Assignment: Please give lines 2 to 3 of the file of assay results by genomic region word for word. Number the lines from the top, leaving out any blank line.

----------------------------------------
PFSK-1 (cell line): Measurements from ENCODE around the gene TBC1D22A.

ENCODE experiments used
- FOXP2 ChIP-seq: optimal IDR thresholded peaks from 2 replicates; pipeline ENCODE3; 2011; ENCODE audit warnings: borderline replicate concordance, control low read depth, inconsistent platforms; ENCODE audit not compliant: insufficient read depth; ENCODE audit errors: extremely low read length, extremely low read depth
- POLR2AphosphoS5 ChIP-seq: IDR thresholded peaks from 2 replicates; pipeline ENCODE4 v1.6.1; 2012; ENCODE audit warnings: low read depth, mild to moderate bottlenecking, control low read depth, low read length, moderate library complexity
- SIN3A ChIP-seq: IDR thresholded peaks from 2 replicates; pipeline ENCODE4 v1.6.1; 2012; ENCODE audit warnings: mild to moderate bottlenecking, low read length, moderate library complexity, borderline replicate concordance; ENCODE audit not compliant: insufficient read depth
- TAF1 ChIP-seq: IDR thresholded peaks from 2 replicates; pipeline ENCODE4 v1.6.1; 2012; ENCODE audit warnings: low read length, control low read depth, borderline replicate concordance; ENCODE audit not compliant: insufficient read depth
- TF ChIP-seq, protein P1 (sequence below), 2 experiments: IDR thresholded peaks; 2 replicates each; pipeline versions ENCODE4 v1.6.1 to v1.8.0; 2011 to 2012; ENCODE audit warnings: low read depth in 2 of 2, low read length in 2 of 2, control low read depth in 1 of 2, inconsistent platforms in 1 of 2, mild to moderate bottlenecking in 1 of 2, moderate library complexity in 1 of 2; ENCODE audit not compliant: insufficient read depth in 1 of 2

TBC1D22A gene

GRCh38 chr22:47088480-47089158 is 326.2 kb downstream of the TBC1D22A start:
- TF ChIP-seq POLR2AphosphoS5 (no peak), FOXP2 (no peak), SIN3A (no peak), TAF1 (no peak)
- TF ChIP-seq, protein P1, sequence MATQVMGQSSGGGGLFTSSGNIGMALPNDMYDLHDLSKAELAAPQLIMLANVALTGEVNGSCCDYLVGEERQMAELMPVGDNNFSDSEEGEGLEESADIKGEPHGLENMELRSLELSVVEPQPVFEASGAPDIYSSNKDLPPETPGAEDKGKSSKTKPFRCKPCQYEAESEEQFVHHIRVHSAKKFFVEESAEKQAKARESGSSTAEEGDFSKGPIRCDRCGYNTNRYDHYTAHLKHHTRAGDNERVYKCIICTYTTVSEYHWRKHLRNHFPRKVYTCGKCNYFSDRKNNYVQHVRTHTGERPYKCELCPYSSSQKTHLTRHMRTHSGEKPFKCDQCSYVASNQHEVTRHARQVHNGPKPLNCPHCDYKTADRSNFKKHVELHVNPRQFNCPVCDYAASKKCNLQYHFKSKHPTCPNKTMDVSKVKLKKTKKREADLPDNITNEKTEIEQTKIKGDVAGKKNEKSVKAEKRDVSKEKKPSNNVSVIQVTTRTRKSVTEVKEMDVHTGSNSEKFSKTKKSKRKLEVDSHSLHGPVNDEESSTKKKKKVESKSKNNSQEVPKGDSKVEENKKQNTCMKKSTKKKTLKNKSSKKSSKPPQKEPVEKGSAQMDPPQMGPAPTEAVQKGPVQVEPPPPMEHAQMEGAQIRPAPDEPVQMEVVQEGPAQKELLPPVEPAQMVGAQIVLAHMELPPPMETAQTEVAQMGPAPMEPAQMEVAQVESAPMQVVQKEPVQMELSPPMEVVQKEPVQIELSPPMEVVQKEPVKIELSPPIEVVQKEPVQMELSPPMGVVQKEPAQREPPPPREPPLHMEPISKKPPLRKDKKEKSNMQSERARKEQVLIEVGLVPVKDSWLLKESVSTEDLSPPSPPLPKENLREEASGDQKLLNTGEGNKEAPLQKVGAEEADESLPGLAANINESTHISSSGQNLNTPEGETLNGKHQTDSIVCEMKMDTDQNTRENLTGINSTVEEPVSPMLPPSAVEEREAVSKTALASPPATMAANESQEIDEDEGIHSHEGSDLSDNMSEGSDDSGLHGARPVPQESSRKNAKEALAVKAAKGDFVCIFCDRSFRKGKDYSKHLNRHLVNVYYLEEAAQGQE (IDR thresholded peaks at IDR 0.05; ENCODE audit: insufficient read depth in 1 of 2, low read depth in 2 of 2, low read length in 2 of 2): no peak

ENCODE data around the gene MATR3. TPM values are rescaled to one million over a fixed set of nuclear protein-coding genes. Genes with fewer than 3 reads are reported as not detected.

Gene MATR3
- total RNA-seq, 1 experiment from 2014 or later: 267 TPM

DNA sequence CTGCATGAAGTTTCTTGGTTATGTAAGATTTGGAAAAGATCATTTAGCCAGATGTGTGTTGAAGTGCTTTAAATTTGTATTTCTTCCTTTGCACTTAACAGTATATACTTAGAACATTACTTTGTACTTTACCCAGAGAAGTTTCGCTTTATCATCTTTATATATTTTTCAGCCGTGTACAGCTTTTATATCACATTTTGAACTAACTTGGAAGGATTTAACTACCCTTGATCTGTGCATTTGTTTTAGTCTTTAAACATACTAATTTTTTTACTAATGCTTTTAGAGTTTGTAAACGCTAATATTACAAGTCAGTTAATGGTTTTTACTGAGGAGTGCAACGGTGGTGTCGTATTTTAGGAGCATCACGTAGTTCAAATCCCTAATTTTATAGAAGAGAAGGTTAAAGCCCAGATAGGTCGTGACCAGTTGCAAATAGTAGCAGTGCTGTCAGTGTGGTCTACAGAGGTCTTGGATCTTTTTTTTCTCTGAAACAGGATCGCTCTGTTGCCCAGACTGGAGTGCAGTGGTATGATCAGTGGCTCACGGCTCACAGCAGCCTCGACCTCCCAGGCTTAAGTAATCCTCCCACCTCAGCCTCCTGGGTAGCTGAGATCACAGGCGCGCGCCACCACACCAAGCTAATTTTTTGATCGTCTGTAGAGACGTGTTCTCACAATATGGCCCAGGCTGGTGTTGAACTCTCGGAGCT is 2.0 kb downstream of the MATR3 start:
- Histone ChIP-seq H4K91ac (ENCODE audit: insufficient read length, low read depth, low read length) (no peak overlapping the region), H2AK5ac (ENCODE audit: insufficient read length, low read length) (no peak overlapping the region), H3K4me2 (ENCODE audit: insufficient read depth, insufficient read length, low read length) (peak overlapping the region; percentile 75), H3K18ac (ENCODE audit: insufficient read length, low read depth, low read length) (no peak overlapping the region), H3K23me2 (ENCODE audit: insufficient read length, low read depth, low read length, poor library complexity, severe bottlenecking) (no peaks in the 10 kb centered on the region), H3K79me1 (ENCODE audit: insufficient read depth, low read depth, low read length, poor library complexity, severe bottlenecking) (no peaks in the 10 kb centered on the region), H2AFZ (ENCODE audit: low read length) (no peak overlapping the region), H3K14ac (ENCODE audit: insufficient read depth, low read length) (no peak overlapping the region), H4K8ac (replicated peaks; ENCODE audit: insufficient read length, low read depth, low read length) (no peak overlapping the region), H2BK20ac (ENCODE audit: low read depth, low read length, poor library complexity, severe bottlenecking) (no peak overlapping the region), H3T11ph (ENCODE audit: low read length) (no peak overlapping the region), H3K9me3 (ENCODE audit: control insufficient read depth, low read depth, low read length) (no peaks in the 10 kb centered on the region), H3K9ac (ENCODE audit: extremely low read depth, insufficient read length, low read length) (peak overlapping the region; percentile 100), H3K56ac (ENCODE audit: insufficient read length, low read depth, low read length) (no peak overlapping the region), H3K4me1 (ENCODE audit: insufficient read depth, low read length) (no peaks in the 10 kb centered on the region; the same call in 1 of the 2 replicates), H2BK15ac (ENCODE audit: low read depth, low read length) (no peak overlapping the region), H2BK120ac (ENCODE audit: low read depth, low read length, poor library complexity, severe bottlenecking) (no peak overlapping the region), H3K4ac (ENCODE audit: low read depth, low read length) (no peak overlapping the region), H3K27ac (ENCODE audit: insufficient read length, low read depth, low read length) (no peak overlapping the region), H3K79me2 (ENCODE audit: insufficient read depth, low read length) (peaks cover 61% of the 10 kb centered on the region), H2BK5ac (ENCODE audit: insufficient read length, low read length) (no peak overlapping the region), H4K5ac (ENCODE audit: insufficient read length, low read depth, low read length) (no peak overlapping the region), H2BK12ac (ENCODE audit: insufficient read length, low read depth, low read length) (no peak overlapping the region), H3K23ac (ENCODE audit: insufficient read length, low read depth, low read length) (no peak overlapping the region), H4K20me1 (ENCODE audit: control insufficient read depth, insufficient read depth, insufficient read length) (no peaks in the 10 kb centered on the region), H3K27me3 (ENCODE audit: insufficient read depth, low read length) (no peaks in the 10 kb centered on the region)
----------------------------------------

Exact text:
ENCODE experiments used
- FOXP2 ChIP-seq: optimal IDR thresholded peaks from 2 replicates; pipeline ENCODE3; 2011; ENCODE audit warnings: borderline replicate concordance, control low read depth, inconsistent platforms; ENCODE audit not compliant: insufficient read depth; ENCODE audit errors: extremely low read length, extremely low read depth